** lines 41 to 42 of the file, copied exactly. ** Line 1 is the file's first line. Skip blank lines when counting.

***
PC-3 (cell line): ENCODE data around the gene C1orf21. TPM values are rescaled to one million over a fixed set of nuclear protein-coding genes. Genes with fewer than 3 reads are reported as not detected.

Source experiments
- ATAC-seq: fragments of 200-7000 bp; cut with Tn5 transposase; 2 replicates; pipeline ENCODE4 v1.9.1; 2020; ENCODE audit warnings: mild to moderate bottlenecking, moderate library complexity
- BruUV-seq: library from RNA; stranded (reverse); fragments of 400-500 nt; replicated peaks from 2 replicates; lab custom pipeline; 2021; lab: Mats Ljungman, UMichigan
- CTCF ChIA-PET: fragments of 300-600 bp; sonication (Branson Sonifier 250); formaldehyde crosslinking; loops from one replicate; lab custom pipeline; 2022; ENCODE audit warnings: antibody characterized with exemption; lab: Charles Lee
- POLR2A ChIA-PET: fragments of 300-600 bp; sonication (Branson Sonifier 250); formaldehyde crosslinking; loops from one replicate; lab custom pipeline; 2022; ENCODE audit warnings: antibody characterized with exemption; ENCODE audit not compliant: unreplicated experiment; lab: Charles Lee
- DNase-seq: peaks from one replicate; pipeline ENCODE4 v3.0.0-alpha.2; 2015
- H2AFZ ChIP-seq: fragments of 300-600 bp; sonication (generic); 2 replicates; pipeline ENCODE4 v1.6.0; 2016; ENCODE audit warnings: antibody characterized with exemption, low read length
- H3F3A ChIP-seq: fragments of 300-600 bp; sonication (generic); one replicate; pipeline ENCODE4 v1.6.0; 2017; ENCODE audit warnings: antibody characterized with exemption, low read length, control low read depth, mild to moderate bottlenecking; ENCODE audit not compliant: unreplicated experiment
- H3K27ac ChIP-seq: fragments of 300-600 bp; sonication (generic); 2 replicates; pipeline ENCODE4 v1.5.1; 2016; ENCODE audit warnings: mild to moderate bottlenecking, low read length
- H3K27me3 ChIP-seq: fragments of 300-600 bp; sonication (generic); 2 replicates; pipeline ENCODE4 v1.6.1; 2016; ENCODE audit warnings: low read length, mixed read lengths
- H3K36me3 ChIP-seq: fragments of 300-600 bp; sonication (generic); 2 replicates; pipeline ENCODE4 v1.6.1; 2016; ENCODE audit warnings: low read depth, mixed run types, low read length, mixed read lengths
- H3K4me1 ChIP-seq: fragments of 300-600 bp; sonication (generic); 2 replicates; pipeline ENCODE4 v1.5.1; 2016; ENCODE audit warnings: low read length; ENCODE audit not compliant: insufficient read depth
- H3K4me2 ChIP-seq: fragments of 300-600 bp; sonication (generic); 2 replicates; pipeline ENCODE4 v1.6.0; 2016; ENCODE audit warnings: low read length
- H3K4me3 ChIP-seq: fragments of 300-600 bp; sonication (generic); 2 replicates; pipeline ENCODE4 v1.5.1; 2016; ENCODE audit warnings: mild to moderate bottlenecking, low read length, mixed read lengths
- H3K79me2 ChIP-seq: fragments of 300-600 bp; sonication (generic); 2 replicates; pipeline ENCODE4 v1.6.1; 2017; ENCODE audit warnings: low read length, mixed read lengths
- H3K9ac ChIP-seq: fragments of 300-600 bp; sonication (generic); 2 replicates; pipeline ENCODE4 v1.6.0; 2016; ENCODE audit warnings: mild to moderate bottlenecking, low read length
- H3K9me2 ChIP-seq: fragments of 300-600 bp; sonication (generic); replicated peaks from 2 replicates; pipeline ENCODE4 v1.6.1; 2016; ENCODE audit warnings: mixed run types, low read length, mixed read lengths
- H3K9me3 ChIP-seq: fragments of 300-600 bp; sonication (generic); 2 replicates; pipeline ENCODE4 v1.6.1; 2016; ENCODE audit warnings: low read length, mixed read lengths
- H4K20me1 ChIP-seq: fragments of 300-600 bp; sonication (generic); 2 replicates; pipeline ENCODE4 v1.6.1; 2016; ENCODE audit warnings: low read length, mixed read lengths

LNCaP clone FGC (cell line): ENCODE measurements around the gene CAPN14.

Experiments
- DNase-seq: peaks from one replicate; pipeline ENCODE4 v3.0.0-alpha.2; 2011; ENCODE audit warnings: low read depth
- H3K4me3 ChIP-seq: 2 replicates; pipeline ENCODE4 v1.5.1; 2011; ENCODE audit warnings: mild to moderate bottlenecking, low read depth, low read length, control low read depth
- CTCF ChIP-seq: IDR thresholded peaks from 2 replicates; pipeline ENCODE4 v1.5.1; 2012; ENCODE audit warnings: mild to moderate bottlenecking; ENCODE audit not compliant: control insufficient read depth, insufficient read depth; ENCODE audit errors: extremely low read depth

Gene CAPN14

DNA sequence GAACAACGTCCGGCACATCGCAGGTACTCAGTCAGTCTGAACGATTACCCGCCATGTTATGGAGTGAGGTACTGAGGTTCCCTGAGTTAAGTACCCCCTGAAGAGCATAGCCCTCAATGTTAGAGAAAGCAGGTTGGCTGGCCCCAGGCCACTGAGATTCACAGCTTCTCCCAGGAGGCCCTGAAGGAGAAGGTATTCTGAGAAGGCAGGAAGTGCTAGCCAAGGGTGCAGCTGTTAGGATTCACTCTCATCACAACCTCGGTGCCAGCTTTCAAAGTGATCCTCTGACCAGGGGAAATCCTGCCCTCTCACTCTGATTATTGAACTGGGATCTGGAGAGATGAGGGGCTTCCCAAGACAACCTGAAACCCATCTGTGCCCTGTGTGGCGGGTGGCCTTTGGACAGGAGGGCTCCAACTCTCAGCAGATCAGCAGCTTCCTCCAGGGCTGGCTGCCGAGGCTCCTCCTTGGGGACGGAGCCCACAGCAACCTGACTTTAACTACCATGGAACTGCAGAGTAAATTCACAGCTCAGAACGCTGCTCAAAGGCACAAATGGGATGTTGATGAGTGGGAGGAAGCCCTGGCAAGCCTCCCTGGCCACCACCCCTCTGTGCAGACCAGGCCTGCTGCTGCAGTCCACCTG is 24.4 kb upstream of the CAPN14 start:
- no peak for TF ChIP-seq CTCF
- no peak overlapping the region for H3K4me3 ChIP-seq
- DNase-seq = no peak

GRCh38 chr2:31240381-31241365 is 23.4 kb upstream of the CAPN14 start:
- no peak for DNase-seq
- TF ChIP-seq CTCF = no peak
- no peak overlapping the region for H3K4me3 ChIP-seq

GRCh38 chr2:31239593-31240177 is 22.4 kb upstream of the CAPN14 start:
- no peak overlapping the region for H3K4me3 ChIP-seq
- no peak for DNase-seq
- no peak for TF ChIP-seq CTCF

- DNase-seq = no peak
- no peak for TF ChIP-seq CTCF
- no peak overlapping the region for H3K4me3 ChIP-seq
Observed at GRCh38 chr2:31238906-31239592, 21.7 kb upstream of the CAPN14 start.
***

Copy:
- no peak overlapping the region for H3K4me3 ChIP-seq
Observed at GRCh38 chr2:31238906-31239592, 21.7 kb upstream of the CAPN14 start.